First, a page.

- “The movement's schools are managed by Turkish and national administrators and teachers.”
As far as the religious mission of the schools goes, Balci further explains:
- “His [Gülen's] community, or cemaat, is designated as the Fethullahci movement, alhough [sic] its members do not appreciate this term. Basically, Fethullah Gülen's ideas serve to accomplish three intellectual goals: the islamization of the Turkish nationalist ideology; the turkification of Islam; and the Islamization of modernity.”
- “No one knows exactly the size of Gülen's enormous community of followers and sympathizers, but most agree on an average estimate of 3 million members…The movement has grown in part by sponsoring student dormitories, summer camps, colleges, universities, classrooms and communication organizations.”
- “…Nurcu missionaries never openly or directly proselytize.”
- “Their hocaefendi, or "respected lord", Gülen advocates two main ways of spreading Islam, tebligh and temsil.”
- “They are not allowed to pronounce the name of Gülen or Nursi, nor are they permitted to spread Nurcu literature, at least not openly.”
- “…the most important aim of the cemaat is to spread the message without expressing it directly.”
5. "Rising Islamist movements challenge secularism in Turkey," , October 21, 2009, Worldfocus (Wikipedia: “…an American newscast focused on international news and reporting…produced by WNET and distributed to U.S. public television stations by American Public Television.”)
This is a 6:04 minute news report where one Turkish sociologist draws similarities between the Gulen Movement and the Evangelical Movement.
6. "Turkey, from Ally to Enemy," July/August 2010, Commentary Magazine (Wikipedia: “…a monthly magazine on politics, Judaism, social and cultural issue founded by the American Jewish Committee in 1945.”)
“Whereas Iran’s Islamic revolution shocked the world with its suddenness in 1979, Turkey’s Islamic revolution has been so slow and deliberate as to pass almost unnoticed. Nevertheless, the Islamic Republic of Turkey is a reality—and a danger.
"The story of Turkey’s Islamic revolution is illuminating. It is the story of a charismatic leader with a methodical plan to unravel a system, a politician cynically using democracy to pursue autocracy, Arab donors understanding the power of the purse, Western political correctness blinding officials to the Islamist agenda, and American diplomats seemingly more concerned with their post-retirement pocketbooks than with U.S. national security. For Prime Minister Recep Tayyip Erdogan, it is a dream come true. For the next generation of American presidents, diplomats, and generals, it is a disaster…”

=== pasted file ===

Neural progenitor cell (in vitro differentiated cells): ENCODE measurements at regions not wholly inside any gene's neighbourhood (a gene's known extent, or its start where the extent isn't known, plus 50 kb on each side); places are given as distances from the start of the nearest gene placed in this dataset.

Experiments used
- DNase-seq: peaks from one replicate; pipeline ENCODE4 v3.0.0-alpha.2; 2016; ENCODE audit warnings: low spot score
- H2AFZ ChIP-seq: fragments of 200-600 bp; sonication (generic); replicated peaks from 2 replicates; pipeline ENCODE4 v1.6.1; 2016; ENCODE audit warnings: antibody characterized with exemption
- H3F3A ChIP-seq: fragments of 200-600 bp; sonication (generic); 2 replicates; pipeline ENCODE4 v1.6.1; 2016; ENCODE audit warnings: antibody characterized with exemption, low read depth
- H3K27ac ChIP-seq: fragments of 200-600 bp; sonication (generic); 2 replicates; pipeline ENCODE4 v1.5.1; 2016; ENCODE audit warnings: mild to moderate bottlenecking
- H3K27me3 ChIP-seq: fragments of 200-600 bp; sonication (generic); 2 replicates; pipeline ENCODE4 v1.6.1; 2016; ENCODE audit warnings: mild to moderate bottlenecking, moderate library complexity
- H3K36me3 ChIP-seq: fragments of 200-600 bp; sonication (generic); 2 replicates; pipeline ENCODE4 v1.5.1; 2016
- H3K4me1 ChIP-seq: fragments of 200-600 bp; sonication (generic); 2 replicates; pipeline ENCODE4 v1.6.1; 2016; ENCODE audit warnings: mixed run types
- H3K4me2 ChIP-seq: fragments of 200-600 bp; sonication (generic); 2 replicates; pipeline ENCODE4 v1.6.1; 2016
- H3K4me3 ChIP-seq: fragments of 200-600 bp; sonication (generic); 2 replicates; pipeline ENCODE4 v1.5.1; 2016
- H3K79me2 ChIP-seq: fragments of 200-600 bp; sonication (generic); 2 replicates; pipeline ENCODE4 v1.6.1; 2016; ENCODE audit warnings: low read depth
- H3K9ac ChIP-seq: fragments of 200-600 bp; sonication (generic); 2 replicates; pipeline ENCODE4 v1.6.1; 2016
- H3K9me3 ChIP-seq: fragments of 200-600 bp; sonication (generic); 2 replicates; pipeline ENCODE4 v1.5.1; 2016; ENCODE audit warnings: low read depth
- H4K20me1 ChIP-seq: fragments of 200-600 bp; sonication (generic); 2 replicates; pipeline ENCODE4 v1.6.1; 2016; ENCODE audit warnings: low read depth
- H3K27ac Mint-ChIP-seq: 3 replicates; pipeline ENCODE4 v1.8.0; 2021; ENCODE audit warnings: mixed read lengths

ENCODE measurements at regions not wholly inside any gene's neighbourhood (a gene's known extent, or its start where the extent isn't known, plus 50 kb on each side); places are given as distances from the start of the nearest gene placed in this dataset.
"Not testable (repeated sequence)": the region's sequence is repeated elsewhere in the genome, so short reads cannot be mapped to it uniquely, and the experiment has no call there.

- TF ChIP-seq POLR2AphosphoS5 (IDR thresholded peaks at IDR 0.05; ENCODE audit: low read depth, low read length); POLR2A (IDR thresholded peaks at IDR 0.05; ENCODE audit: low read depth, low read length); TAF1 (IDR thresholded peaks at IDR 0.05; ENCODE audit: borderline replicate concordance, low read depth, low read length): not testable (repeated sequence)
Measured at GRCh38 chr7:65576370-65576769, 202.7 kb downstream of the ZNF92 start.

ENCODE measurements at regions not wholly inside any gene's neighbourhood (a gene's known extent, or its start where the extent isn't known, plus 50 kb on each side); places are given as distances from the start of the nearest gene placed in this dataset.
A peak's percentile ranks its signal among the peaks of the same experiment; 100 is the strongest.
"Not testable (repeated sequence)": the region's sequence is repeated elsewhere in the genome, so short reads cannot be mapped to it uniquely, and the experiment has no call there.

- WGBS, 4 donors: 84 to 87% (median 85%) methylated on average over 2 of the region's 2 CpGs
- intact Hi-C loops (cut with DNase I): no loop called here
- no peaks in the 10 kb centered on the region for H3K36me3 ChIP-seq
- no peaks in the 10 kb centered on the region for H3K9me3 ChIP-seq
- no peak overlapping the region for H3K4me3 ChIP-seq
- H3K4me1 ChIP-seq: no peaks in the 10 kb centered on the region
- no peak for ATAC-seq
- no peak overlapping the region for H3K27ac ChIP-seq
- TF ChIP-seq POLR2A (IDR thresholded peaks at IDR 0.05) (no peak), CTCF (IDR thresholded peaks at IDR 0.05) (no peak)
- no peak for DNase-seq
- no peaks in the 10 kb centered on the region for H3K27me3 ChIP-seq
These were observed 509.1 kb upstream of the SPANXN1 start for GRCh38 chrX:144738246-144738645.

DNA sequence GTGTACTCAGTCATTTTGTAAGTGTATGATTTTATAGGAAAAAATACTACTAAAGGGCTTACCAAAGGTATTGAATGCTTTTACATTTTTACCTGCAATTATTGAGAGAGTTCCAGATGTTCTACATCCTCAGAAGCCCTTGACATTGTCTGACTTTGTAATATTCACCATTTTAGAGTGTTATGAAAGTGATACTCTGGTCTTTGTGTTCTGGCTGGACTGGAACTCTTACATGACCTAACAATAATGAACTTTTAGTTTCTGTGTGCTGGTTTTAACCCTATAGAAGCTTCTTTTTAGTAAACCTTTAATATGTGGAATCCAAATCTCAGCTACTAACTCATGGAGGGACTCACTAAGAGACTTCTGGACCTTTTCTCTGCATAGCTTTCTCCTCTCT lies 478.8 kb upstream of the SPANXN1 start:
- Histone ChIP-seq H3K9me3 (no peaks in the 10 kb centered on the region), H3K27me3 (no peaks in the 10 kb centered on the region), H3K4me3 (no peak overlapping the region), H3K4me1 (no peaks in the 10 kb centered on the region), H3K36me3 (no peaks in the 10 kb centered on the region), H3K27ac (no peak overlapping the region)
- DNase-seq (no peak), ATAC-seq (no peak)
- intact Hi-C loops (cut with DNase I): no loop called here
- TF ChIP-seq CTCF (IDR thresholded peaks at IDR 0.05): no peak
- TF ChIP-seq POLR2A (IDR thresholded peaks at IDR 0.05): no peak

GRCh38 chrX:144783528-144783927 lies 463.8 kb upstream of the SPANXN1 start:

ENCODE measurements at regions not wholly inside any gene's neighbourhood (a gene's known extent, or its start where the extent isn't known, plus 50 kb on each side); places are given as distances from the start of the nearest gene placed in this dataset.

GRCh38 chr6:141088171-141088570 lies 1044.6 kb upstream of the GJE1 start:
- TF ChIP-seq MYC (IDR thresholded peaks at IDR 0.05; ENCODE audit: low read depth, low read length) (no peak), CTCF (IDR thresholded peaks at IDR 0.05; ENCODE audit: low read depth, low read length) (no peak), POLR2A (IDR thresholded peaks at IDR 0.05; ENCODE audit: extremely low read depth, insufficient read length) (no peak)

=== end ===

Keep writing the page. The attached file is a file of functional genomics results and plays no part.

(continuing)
“…With the independent press muzzled and almost all print and airtime dedicated to his agenda, Erdogan upped his campaign against both the political opposition and the military. Whereas the Interior Ministry would once root out Islamists and followers of the anti-Semitic Turkish cult leader Fethullah Gulen, the AKP filled police ranks with them.
7. Sibel Edmonds Deposition, 8/8/09: Part 3 of 5 (17:30 minutes long)
According to Wikipedia, Edmonds is a Turkish-American former FBI translator and founder of the National Security Whistleblowers Coalition (NSWBC). Edmonds gained notoriety following her firing from her position as a language specialist at the FBI's Washington Field Office in March, 2002, after she accused a colleague of covering up illicit activity involving foreign nationals, alleging serious acts of security breaches, cover-ups, and intentional blocking of intelligence which, she contended, presented a danger to the United States' security.”
At 8:06 – Edmonds’ testimony about Fetullah Gulen begins. She explains that Gulen has established more than 300 madrasas in Central Asia.
At 12:52 – Edmonds explains that she is aware that Gulen has set up schools in the US (recalls Texas and Virginia), but does not know more about them.
8. The Turkish Olympiads
Whether in the U.S. or abroad, students from the Gulen schools are encouraged to acquire Turkish language and cultural skills (singing and dancing), then to attend their annual regional Turkish Olympiads which feed into an international event. From the official Web site of the International Turkish Olympiad: "...from our land the power of the Turkish language would spread throughout the world. Watch the propaganda piece produced by Samonyolu TV: "hayal edin" (hayal = n. dream, fantasy, etc., edin = v. obtain, acquire, etc.).9. “The Educational Philosophy of Fethullah Gülen and Its Application in South Africa", a paper posted on Fetullah Gülen’s website which was presented at a 2007 conference entitled "Muslim World in Transition: Contributions of the Gülen Movement." An explanation of the motives and a description of the Gulen schools' template of operation. This item added on 8/20/2010.
QUESTION: Why are states funding charter schools which are entwined in all of this?